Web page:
BEL MOONEY: The lover’s web of deception makes me bitter

Dear Bel,

I am a gay man in my thirties. So far, a meaningful romantic relationship has eluded me. Not because I don’t want to, but because the right person just didn’t come.

Although I have a successful career and a strong circle of family and close friends, I am not very confident so I find it difficult to meet people romantically.

For the past few years, I’ve had a very relaxed relationship with a bisexual man, seeing myself once or twice a year with no connection between the two.

Earlier this year, we saw each other and things have changed. He makes me feel so special that I can’t resist.

On a recent weekend, we held hands and acted like more than just friends with perks.

He has a relationship with someone else, a woman, who is in a long term relationship with another man.

He would clearly like more with this girl, who also works for him. I’m a little on the side. He sees me in secret when he can’t see her.

Although she doesn’t know he’s bisexual, she must have guessed. One of her previous male lovers told her, but she rejected the “lie”.

Why doesn’t she leave her longtime partner for her boss? He treats her very well. His family is making the deal easier, which I suspect has something to do with his money and his generosity.

It frustrates me to see him being exploited and it makes me bitter that I just want to spend time with him for who he is, not for his money.

I put my cards on the table and shared my feelings with him. He was gentle; says he has feelings too – but ultimately doesn’t want any additional complications just yet.

What do I do? He was the first man who made me feel that way, but I’m really hurt and frustrated by the situation.


This week, Bel advises a gay reader whose boyfriend is dating another woman – who doesn’t know he’s bisexual

Oh what a tangled web we weave, When we first practice deceiving ‘is a wise quote.

It comes from an epic poem by Sir Walter Scott titled Marmion: A Tale Of Flodden Field, which tells how one of Henry VIII’s courtiers, Lord Marmion, pursues his desire for a wealthy woman, Clara.

He and his mistress, a delinquent nun (yes, really!), Devise a ploy to trap Clara’s fiancé. Things get chaotic and, although Marmion beats Clara’s intention in a duel, he loses because she retires to a convent rather than endure his attentions.

So be careful everyone!

When you lie, you build a domino structure of complications that eventually get out of hand.

Does something like this not happen in the life of the man you love? He lies to his mistress who, in turn, lies to his longtime partner, whom she will not leave. What a turn it would be if he also talked about pigs, and had his own share on the side.

During this time, you have no one else, but you are forced to gaze longingly, knowing that she is the chosen one. It must be horrible for you and I am sorry that you are being used in this way by this handsome, rich and successful man.

Because we just can’t put an end to it: you are used. Understandably reluctant but (I think) empowered by the new intensity of your feelings, you have told your man exactly how you feel.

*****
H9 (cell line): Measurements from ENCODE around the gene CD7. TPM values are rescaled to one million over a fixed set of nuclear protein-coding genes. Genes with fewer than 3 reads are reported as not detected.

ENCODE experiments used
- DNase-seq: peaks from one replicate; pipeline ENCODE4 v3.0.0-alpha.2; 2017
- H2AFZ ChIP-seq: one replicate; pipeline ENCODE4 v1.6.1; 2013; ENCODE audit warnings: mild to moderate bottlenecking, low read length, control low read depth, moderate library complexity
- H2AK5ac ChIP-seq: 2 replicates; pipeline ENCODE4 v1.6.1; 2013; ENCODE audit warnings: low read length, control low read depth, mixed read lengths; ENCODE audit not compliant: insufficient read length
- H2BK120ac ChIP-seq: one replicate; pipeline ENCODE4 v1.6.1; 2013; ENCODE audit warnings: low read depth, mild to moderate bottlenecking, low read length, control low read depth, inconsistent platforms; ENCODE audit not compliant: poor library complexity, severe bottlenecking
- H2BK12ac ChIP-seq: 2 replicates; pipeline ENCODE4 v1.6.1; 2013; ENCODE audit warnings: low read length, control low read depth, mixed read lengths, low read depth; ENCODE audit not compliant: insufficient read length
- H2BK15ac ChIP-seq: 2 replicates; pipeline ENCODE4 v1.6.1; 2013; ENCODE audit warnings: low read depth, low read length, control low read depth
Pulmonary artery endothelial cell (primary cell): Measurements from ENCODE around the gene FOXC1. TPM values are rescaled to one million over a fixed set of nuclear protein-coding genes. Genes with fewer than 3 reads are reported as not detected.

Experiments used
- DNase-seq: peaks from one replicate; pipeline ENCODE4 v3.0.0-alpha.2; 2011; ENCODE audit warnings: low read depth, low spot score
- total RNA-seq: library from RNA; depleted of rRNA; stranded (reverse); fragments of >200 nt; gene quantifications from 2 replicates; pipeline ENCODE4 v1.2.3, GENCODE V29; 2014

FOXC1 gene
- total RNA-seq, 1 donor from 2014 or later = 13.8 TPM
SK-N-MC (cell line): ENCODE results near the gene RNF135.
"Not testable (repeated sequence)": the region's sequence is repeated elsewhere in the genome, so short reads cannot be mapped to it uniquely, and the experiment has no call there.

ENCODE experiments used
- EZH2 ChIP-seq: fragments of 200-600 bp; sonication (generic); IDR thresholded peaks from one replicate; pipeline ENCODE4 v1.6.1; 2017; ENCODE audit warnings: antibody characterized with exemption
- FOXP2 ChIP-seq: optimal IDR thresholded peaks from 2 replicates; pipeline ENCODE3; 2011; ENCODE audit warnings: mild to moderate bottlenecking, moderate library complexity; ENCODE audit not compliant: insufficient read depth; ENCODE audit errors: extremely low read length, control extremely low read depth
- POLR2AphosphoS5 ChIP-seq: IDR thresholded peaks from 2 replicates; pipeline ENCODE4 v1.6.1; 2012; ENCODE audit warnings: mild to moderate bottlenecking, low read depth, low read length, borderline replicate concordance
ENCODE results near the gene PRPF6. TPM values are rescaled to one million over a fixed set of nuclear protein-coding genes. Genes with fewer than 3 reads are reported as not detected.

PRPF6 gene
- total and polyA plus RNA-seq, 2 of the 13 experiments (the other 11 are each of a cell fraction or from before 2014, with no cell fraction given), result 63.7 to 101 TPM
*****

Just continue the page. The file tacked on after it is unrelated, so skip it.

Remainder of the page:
How did he respond? In fact, he said gently, “Yeah, okay, sure – I love you too and all that – but not right away, thank you.” He is ready to chain you because you give him sexual pleasure and he enjoys your company.

But I suspect you’ll always be the runner-up – and in the end, you’ll get hurt by the man who wants it all and usually gets it.

Of course, you are “hurt and frustrated” because this relationship is going nowhere. If you’d been more “friends with benefits” by meeting twice a year for sex, it doesn’t matter what he did with the rest of his time.

But now you are entangled in a web of lies woven by two people, a man and a woman, both of whom are determined to their own satisfaction.

Please don’t let these spiders eat you. You have so much going on for yourself and you should step back now and try to find someone new who will treat you fairly.

How could his father spend his savings?

Dear Bel

Since our daughter was little, my husband and I have set aside part of our income in a bank account, part of hers from her part-time job in a store and money from her childcare allowance. .

She is now 18 and preparing to go to college, so we gave her access to the account.

My husband was very hesitant and I quickly understood why. He spent almost all the money on Match Attax football cards.

To say that I am livid is an understatement. He says they are his heirloom to her because they “will be incredibly precious when I die” – but the fact that he has gone behind our back is so overwhelming.

My daughter left home angry to stay with her boyfriend’s family and I don’t know what to do.


Thought of the day

Just do one little thing: just love.

Just do one little thing: don’t judge.

Just do one little thing: don’t be sad.

Just do one little thing: forgive.

Based on a hymn by Irina Denisova, a leading choir director and composer in Belarus and now a nun at St. Elizabeth’s Monastery in Minsc

Disappointment is one of the worst feelings in the world, especially when it’s someone you think you know and love who lets you down.